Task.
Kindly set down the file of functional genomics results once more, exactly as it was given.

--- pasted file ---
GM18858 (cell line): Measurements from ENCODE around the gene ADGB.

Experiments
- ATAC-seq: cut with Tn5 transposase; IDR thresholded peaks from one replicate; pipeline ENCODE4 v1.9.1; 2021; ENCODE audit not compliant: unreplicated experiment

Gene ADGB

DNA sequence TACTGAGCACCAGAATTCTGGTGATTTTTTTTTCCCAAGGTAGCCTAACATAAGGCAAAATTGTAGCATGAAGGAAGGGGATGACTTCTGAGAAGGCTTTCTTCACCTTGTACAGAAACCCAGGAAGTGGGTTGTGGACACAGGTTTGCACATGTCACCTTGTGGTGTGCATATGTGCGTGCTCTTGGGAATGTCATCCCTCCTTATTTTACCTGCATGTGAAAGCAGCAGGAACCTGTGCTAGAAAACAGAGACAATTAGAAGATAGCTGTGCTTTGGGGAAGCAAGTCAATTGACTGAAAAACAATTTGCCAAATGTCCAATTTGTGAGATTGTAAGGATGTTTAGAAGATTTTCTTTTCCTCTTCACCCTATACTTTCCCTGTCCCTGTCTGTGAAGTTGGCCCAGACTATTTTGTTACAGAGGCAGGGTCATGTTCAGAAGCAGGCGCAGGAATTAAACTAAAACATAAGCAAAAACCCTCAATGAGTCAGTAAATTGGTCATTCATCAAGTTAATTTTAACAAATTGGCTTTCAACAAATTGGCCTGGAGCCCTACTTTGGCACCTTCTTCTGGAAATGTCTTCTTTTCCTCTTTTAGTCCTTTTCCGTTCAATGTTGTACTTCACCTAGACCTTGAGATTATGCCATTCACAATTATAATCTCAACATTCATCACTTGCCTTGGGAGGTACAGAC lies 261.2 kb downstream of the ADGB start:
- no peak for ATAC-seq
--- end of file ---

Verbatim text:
GM18858 (cell line): Measurements from ENCODE around the gene ADGB.

Experiments
- ATAC-seq: cut with Tn5 transposase; IDR thresholded peaks from one replicate; pipeline ENCODE4 v1.9.1; 2021; ENCODE audit not compliant: unreplicated experiment

Gene ADGB

DNA sequence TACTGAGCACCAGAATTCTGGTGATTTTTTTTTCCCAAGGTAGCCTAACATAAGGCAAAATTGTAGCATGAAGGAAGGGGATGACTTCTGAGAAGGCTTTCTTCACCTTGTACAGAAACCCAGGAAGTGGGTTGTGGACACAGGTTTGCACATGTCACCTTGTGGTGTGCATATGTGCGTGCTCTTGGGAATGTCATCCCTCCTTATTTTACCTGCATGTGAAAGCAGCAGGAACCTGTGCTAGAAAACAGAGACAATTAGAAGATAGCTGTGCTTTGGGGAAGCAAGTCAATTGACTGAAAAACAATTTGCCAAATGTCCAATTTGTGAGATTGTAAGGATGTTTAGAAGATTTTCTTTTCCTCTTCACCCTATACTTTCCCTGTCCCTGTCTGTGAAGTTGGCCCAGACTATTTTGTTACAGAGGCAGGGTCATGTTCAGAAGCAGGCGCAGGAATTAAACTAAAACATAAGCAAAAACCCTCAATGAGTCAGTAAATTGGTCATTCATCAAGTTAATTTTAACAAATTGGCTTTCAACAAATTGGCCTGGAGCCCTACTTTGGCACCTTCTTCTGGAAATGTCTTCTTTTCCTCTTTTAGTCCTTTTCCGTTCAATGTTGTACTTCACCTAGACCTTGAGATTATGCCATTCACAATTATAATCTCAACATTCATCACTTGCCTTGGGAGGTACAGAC lies 261.2 kb downstream of the ADGB start:
- no peak for ATAC-seq